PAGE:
Located just 600 miles off the coast of Ecuador, the Galapagos Islands are one of the world’s greatest natural wonders. Each island is a masterpiece of nature. The archipelago is made up of thirteen main islands, six smaller islands, and more than a hundred islets and tiny rock formations sticking their heads above the sea just far enough to support the tenacious lives which cling there.

These ‘Enchanted Islands’ are every bit as miraculous and magical as people have been saying since explorers and pirates first landed on their volcanic shores over 500 years ago. Straddling the equator, these volcanic islands are located in both the northern and southern hemispheres. Wolf Volcano (5, 600 feet above sea level) and Ecuador Volcano (5, 541 feet) on Isabela Island are directly on the equator. The first islands formed here at least 8 million years ago and possibly up to 90 million years ago. The youngest islands, Isabela and Fernandina, are still being formed. The most recent volcanic eruption was in April 2009 where lava from Fernandina started flowing both towards the island’s shoreline and into the center caldera.

In 1959, the centenary year of Charles Darwin’s publication of The Origin of Species, the Ecuadorian government declared 97.5% of the archipelago’s land area a national park with the exception of areas already colonized. The Charles Darwin Foundation was founded in 1959 as well. In 1986, the 27, 000 square miles of ocean surrounding the islands was declared a marine reserve, second in size only to Australia’s Great Barrier Reef. In 1990 the archipelago became a whale sanctuary and in 1985 a biosphere reserve.

The Galapagos Islands are an amazing place in that they give people the opportunity to be in such close contact with wildlife, and species found nowhere else on Earth. Because the animals on the islands are not hunted, they are not skittish. Sea lions are found languishing everywhere, unafraid of humans. You quite literally have to step around them on beaches. And it’s not uncommon for them to being lying on benches in port towns. There are land iguanas and marine iguanas that look like they should belong to a heavy metal band, green turtles, Galapagos tortoises (which gave the islands their name), flightless cormorants, great frigate birds, Galapagos penguins (the only living tropical penguin), wave albatrosses, Galapagos hawks, tanagers, finches, and many other amazing species. The underwater world of this archipelago is colorful and varied. Snorkeling will give you the opportunity to see white-tipped reef sharks, manta rays, many kinds of tropical fish, sea turtles, and much more.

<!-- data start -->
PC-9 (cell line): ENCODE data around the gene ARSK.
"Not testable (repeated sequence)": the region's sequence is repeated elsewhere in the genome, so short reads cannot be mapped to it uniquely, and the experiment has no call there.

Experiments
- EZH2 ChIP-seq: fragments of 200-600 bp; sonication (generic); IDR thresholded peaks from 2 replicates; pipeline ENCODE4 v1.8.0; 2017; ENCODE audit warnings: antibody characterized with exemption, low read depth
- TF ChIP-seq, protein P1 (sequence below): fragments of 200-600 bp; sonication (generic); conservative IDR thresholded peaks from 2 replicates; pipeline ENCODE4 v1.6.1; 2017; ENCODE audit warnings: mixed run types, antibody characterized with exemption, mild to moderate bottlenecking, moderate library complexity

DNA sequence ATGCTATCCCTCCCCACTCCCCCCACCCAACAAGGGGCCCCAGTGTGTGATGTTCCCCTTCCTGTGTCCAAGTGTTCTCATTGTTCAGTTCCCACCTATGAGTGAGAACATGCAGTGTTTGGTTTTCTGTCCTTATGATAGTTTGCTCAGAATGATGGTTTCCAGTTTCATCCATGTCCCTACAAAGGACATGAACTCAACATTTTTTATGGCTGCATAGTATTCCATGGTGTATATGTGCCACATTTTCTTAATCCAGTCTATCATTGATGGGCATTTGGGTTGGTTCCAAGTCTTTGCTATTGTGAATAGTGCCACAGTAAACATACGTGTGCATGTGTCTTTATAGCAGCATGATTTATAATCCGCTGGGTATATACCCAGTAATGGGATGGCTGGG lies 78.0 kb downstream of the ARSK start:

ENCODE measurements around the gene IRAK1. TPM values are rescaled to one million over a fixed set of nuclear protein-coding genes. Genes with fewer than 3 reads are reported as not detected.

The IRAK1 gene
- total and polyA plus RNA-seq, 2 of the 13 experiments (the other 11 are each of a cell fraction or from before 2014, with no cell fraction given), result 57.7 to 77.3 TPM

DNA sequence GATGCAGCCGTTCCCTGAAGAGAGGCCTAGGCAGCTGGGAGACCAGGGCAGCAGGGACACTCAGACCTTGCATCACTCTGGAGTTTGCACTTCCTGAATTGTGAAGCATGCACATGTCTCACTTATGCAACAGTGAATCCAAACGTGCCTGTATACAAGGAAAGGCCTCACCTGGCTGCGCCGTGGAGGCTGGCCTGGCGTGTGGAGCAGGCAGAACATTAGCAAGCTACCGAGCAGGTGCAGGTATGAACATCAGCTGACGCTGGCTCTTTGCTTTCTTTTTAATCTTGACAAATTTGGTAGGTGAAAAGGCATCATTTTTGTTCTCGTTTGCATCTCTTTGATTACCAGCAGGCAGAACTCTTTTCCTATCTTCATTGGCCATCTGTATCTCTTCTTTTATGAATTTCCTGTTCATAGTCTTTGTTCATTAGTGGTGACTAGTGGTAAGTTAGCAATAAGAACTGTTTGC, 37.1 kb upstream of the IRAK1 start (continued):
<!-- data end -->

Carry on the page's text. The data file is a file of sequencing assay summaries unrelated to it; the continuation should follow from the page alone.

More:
There are essentially two ways to explore the islands: by ship or on a land-based tour. The Galapagos play host to a wide variety of seagoing vessels for every pocketbook and every taste: from luxury motor yachts, to catamarans and sailing ships all of which give you an inkling of what it must have been like when Darwin and his pals sailed these very same waters in years gone by. For those wishing to sleep on land, the islands are dotted with little port towns with hotels and lodges as well as bars, restaurants, and some charming boutiques.

Take a look at these photos taken by our Ecuador Country Manager, Maggie Bjorklund, and volunteers Darrell Stanley, Missy Ek, Gloria Chelliah, and Glenn Chelliah on their trips to these amazing islands:


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